Dr Elizabeth KrenskeInfection & Immunity

Associate Professor Ulrike Kappler
I have always been fascinated by the many roles sulfur compounds can take in microbial metabolism, and in fact without sulfur compounds, the biochemistry of any living cell would look very different from what it is today. I like to take a closer look at these processes and work out how sulfur compounds can serve as energy sources, as components of enzymes, cofactors or signalling molecules. One of our most recent discoveries is novel enzymes that repair damaged sulfur compounds and protect pathogenic bacteria from being killed by the host immune system.

Associate Professor Kate Stacey

Infection & Immunity

Kate's work investigates the molecular details of how foreign organisms are recognised by the immune system. “Doing basic science often feels like a luxury, an artistic pursuit, an intellectual indulgence. But it is through basic science, not targeted applied science, that completely new processes are discovered and major leaps in our knowledge are made. It’s exciting to be involved in the generation of knowledge.” Kate has enjoyed several decades characterising how immune cells see foreign DNA and other pathogen molecules. She is now applying this knowledge to investigate dengue virus infections and autoimmunity.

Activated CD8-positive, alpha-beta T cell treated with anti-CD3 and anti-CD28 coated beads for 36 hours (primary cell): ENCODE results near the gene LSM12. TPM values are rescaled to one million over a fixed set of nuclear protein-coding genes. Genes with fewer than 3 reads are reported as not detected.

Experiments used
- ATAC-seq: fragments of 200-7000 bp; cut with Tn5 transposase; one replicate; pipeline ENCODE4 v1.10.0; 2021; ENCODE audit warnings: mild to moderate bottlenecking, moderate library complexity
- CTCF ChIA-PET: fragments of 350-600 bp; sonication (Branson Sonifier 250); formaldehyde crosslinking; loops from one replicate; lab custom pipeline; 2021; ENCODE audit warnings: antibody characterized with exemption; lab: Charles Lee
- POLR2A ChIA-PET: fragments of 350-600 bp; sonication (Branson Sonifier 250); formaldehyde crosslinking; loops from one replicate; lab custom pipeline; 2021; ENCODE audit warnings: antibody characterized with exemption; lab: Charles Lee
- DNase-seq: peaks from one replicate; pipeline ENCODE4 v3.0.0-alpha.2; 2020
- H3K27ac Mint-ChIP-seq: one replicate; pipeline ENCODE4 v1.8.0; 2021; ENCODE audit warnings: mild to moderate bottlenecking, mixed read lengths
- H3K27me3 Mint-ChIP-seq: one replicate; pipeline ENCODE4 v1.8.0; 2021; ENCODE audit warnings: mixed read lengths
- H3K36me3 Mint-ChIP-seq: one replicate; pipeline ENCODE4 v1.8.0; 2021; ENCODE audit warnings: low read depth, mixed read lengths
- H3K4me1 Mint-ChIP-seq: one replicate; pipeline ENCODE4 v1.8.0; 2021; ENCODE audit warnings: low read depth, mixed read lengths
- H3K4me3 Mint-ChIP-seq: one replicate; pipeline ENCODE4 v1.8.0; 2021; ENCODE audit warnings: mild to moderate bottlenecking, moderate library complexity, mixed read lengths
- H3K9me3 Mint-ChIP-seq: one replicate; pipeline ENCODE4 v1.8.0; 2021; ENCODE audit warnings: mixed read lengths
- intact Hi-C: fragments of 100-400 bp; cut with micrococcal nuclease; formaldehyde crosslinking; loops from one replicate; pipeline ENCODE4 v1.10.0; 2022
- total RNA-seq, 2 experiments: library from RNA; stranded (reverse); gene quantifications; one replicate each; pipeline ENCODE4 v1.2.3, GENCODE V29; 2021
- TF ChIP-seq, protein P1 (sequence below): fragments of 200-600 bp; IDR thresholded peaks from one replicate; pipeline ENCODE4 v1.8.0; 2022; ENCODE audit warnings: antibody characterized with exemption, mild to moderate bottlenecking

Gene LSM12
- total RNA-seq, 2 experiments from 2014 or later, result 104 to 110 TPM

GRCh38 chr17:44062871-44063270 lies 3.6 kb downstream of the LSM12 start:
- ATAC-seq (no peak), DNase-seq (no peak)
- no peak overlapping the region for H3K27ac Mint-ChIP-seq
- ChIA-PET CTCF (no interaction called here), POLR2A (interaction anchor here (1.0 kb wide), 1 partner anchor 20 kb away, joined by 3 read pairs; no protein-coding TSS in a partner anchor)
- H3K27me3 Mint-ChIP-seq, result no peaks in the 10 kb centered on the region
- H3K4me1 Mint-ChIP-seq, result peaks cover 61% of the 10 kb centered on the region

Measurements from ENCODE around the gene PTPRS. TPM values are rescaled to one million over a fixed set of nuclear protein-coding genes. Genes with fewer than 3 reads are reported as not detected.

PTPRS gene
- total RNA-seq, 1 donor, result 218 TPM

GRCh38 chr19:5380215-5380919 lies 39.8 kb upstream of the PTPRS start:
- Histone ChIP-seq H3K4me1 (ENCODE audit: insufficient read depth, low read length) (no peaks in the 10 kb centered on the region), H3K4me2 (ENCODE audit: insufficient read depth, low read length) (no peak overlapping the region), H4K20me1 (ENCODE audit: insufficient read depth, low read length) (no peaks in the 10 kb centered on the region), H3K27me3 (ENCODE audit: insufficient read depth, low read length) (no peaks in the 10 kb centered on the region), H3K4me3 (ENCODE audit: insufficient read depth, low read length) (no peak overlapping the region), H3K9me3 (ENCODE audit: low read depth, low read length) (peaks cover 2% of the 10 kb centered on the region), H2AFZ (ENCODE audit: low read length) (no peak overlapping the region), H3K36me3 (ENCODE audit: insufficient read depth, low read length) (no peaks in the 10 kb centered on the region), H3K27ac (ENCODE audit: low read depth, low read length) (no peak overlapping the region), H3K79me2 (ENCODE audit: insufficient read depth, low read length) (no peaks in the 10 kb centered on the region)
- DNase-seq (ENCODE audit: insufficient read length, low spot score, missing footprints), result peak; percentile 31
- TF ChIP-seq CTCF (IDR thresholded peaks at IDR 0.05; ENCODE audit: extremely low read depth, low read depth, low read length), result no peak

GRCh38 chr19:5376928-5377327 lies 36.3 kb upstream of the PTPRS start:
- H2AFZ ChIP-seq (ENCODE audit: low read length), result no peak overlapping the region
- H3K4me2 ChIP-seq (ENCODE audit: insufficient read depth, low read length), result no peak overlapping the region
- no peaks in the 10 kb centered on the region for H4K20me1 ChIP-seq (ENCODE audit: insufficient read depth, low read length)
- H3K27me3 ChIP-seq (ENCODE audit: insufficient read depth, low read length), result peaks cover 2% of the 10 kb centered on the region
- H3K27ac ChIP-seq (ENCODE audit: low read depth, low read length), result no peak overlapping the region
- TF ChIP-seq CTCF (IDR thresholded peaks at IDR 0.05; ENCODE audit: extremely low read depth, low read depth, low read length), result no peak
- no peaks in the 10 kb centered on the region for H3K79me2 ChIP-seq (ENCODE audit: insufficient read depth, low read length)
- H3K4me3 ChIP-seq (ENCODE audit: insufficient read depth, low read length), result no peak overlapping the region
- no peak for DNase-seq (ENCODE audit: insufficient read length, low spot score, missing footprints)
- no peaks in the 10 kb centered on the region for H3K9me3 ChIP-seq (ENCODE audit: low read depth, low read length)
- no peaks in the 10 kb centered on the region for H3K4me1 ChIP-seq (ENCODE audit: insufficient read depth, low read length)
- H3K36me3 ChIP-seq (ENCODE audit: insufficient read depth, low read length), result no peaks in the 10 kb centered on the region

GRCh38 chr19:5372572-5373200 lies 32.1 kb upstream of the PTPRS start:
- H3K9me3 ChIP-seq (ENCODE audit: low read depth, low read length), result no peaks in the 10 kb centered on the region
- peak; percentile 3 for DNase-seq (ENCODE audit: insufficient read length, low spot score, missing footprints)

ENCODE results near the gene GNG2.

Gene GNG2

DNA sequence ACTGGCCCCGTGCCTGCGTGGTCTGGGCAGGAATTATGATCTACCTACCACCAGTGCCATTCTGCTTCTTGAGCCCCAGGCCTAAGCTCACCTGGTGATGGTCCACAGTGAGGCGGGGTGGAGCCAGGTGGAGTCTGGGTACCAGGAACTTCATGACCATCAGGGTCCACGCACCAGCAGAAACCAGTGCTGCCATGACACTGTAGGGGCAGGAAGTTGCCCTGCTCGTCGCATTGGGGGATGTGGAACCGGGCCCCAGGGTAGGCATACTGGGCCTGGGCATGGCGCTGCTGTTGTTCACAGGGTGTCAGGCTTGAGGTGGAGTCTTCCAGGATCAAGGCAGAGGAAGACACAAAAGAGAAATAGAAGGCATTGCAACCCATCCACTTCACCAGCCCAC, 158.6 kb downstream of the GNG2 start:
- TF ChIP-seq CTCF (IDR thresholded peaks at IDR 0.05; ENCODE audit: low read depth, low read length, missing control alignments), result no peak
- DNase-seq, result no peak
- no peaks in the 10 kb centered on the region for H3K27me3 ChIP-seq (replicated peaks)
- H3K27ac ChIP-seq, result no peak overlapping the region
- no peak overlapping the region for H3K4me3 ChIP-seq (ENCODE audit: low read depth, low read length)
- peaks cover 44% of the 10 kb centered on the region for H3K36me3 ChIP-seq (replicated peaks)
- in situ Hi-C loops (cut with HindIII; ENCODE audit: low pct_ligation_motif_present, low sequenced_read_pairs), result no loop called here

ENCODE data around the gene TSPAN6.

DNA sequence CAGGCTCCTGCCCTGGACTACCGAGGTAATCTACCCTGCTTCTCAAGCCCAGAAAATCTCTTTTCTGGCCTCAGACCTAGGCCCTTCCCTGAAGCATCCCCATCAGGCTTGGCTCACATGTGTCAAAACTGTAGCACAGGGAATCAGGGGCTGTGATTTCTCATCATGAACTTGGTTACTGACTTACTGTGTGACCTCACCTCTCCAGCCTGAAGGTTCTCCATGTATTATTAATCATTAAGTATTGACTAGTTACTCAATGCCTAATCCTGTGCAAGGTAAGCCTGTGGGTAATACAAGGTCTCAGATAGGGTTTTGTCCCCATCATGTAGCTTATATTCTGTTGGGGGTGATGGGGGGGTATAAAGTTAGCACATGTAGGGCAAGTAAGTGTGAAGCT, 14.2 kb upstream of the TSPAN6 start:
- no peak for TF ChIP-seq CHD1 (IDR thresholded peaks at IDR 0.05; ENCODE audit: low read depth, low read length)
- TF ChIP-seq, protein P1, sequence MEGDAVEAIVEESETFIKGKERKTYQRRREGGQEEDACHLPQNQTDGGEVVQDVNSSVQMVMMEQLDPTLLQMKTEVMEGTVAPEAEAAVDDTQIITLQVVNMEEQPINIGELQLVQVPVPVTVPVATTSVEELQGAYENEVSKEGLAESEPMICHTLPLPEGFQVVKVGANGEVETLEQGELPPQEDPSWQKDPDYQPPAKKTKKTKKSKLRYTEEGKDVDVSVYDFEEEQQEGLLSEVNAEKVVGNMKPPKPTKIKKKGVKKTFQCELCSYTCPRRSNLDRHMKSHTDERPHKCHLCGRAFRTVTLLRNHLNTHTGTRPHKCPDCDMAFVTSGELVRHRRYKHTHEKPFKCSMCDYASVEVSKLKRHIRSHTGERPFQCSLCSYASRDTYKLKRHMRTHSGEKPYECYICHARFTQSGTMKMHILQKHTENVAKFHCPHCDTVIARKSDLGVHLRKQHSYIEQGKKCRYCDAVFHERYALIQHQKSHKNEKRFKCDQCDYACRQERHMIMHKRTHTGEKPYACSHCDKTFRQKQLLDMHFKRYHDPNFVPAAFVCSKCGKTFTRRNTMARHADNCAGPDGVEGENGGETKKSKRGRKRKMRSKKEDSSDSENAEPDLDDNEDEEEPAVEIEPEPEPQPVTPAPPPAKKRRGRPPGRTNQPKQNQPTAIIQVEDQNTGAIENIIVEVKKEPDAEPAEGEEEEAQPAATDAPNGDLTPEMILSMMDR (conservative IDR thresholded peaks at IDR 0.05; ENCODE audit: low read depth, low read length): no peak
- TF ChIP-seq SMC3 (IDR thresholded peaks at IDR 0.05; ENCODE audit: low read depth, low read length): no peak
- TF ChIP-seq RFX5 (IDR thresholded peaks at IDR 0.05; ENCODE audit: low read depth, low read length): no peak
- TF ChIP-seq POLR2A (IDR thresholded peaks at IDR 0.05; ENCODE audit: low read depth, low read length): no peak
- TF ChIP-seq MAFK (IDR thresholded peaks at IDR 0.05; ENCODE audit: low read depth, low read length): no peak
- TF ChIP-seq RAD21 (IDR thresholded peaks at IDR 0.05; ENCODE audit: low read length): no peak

Associate Professor Jo BlanchfieldMedicinal Chemistry

Associate Professor Jo Blanchfield
Jo Blanchfield ’s research aims to use chemistry to tackle biological problems.  Thousands of years of use of traditional and herbal remedies must hold some keys to finding new drugs.  Our work looks to discover which components of herbal extracts are actually absorbed and if these are potentially useful drug leads.  We are also investigation how our own blood waste products are protecting us from cancer causing agents in our environment.  Mother Nature often provides the answers we need to our biggest problems – we just need to know where and how to look! 

Dr Marloes Nitert DekkerMolecular Genetics & Genomics

Dr Marloes Nitert Dekker
Marloes aims to prevent complications of pregnancy and improve outcomes for mum and baby through understanding metabolism in pregnancy. "All mothers wish for a healthy baby. I want to find strategies that help women have a healthy baby." Marloes' group investigates how the microbiome of the gut and placenta regulate metabolism and inflammation in pregnancy. These studies have found connections between blood pressure and the microbiome and glucose metabolism and the microbiome. "We have found that antibiotics given during delivery change the first bacteria in the baby's mouth." This research may identify new targets for intervention and change current clinical practice around antibiotic use in delivery.